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Ben Roback is Head of Trade and International Policy at Cicero Group.

The Electoral College has spoken. When will Trump listen?

For a man who loves to win, a check in on the President’s attempts to overturn the outcome of the November election makes dismal reading.

Recounts prompted by Donald Trump and his merry band of legal advisers have confirmed repeatedly that Joe Biden was the winner in the key swing states that shaped the election. The President urged the Supreme Court last week to set aside 62 electoral votes for Mr Biden in four states, which may have thrown the outcome into doubt. The justices rejected the effort.

Trump has urged his Republican colleagues to continue to question the outcome and validity of the election. It had been working on Capitol Hill, where only a handful of Republicans had acknowledged Biden as the President-elect.

That sense of lingering doubt has spread through to the American people. In a poll this month, only 61 per cent of Americans said they trusted the results of the election. Unsurprisingly, given the President’s ongoing campaign and the loyalty of the Republican base, 72 per cent of Republicans polled do not trust the results.

The president is running out of ways to deny the election outcome

The Electoral College met yesterday, rubber-stamping Joe Biden’s victory through formal votes in state capitals around the country. Electors gave Biden and Kamala Harris their votes in Arizona, Georgia, Michigan, Nevada, Pennsylvania and Wisconsin — the six battleground states that Biden won and which Trump contested.

Senior Republicans have long insisted that the President had a right to contest close results, and pointed to the Electoral College as a key moment in that effort. Now that the Electoral College has formally ratified the election results, a change has been prompted amongst Republican leadership on Capitol Hill, whicj now acknowledges for the first time the resolution of the election.

Mitch McConnell yesterday said: “The electoral college has spoken. So today I want to congratulate President-elect Joe Biden”. The two men are by no means political allies, but ahave shared experience after accruing decades in the Senate together. Both have referred to each other as “friends” and the Senate Majority Leader was the only Senate Republican to attend Beau Biden’s funeral. They will need to work together in the coming weeks if Congress is to pass another Covid relief package, and a government funding bill to avert a December shutdown.

McConnell’s calculated statement gave Republicans permission to acknowledge the election outcome. Lindsey Graham, whose Trump journey has taken him from mocking sceptic to reliable ally, said he had a “warm” phone call with Biden. More are expected to follow in the coming days.

Despite the change in tone from Republican Congressional leadership, there has been no concession from the White House. On Twitter, the President continues to allege mass voter fraud owing to corrupt voting machines. Intriguingly, Trump retweeted a Breitbart news article whose headline included: ‘May God bless him, Melania, and their family, as God leads him to the next chapter in his life.’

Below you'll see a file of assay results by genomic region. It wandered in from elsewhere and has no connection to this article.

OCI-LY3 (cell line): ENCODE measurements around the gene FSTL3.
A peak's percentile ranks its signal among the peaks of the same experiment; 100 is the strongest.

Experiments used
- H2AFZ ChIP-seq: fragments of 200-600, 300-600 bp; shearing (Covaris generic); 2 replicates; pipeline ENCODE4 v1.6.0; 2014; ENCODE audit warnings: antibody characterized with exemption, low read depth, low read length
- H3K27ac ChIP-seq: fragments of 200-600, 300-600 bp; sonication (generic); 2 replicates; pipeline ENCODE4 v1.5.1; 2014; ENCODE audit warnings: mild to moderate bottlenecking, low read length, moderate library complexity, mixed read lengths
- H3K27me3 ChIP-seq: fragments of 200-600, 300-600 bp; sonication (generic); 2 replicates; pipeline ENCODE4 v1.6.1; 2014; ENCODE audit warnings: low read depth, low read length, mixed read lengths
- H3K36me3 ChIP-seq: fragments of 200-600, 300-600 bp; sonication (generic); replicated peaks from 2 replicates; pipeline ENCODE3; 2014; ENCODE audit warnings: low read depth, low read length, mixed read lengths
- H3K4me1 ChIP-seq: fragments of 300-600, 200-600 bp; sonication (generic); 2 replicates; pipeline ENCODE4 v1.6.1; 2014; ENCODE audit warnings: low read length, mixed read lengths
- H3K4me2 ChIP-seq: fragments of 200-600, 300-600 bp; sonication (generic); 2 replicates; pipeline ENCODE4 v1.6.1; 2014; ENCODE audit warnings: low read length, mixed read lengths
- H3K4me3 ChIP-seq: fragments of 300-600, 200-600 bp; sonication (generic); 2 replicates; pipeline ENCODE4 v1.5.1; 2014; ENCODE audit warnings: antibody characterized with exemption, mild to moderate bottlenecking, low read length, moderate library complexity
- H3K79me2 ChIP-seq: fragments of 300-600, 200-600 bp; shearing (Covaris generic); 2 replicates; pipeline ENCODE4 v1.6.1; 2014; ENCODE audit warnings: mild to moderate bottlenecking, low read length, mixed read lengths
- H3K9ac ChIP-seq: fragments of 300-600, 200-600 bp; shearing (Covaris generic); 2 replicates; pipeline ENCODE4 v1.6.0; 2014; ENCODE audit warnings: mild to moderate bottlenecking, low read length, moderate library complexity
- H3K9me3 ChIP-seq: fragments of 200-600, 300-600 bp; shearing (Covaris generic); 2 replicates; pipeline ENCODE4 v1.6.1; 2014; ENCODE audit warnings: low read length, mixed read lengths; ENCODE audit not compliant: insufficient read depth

McConnell has reportedly urged his GOP colleagues not to object when Congress formally certifies the Electoral College count on 6 January, in what is surely to be Mr Trump’s final throw of the dice. Trump allies in the House of Representatives, led by Rep Mo Brooks of Alabama, have pledged to object to the Electoral College count.

In order to successfully force a debate and vote on the objection, at least one Republican Senator would need to support it. There is currently no indication that will happen. For historic context, a lawmaker has never been able to succeed in throwing out a state’s results.

There is a prevailing sense that the inevitable outcome – Biden entering the White House as the 46th President of the United States – is being delayed in the minds of the Trump team. That is not enough to change the political reality shaped by the constitution.

The President-elect continues to shape his Cabinet and advisory team at pace. It was announced yesterday that Pete Buttigieg, an initial rival for the Democratic presidential nomination, will be nominated as Transportation Secretary. If approved by the Senate, he would become the first openly gay member of the Cabinet in US history.

As Coronavirus runs riot and reaps havoc across America, getting to grips with the vaccine rollout will the biggest challenge from day one for the incoming administration. The FDA has granted emergency authorisation to an over-the-counter, at-home Covid test, a new weapon in the government’s arsenal. Coronavirus has now killed over 300,000 Americans (CDC). It is high time the White House takes this crisis seriously, which Trump has so far failed to do.

When Congress meets in the new year, it will only be a fortnight before the inauguration. Traditionally, the sitting President attends as a visible symbol of the peaceful transfer of power. If Trump’s form thus far is anything to go by, you wouldn’t bet much on him acknowledging Biden’s victory in a statement let alone in person.

34 comments for: Ben Roback: Who would bet on Trump turning up at Biden’s inauguration?

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